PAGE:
British Criminal Law Term Paper by Quality Writers

British Criminal Law
This paper explores the debate over subjectivism vs. objectivism in the United Kingdom's legal conceptions of criminal culpability.
# 101477 | 2,178 words | 17 sources | APA | 2008 | US
Published on Feb 26, 2008 in Law (Criminal) , Law (Historic Trials)

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This paper offers definitions of both objectivism and subjectivism. The paper examines the highly controversial Caldwell case of the early 1980s that can be seen as a prime example of what pulls the British judiciary in competing directions. The paper also looks at the legal concept of "impossible attempts" and its relationship to both subjectivism and objectivism. The paper then shows how the area of the criminal law dealing with physical assault and battery is a good example of how subjectivism and objectivism continue to grapple over legal terrain. The paper concludes that neither approach is entirely without shortcomings, but each approach is certain to gain ascendancy at different times in the future.

From the Paper:

"It is generally true that drawing a distinction between the "subjective" and the "objective" is not a particularly easy matter. For example, if the law courts attempt to justify an ascription of recklessness by arguing that someone did not notice an "obvious" risk chiefly because they did not care about that risk and what it might mean for others - a "subjective" position British courts have taken in the past - then they are obviously applying some kind of normative (objective) standard to the matter. Of course, the confusion about what is really subjectivism and what is really objectivism cries out for a definition of both. To wit, subjectivism - broadly stated - believes that "action-ascriptions" which generate criminal liability should be determined solely by looking at what the individual's intentions and beliefs were at the time of the offense. On the other hand, the objectivist camp believes that someone's actual intentions are irrelevant to whether or not they are criminally liable: instead, proponents of objectivism cleave to the view that what actually occurred trumps any intentions or non-intentions the perpetrator might have had."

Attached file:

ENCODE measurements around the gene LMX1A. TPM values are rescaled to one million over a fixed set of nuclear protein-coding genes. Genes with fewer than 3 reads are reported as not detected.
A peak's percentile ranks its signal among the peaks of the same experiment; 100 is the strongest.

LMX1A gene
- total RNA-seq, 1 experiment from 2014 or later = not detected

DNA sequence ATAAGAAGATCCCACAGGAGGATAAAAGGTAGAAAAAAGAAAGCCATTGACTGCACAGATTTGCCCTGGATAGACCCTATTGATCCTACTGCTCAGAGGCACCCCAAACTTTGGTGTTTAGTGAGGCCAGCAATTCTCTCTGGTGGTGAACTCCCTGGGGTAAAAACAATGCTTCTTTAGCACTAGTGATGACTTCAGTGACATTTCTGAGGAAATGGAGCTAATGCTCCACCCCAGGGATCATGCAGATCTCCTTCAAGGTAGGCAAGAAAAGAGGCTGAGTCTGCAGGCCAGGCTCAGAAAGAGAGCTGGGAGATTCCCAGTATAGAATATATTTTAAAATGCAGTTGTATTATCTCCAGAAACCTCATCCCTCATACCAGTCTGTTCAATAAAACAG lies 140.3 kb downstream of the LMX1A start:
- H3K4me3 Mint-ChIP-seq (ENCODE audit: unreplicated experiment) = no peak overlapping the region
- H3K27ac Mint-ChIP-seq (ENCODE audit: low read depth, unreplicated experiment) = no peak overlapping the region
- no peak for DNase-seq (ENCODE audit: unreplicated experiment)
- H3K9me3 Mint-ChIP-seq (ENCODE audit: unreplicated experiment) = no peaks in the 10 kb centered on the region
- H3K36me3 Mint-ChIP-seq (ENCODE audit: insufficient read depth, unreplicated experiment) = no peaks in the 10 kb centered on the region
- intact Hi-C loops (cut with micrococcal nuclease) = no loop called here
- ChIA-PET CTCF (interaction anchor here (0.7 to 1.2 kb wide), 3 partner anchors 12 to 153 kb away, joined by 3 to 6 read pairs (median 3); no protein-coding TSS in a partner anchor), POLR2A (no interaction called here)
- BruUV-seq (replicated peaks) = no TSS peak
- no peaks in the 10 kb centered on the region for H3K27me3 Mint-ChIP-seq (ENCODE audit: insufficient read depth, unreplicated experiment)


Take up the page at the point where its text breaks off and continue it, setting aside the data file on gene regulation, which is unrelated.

Sample of Sources Used:

  • Anderton v. Ryan (1985) AC 560
  • Beckford v R (1988) AC 130
  • Elliott v C. (a minor) (1983) 1 WLR 939
  • Haughton v Smith (1975) AC 476
  • Offences Against the Person Act 1861 (OAP, 24 and 25 Vict. C. 94)

Cite this Term Paper:

APA Format

British Criminal Law (2008, February 26) Retrieved October 03, 2022, from

MLA Format

"British Criminal Law" 26 February 2008. Web. 03 October. 2022. <>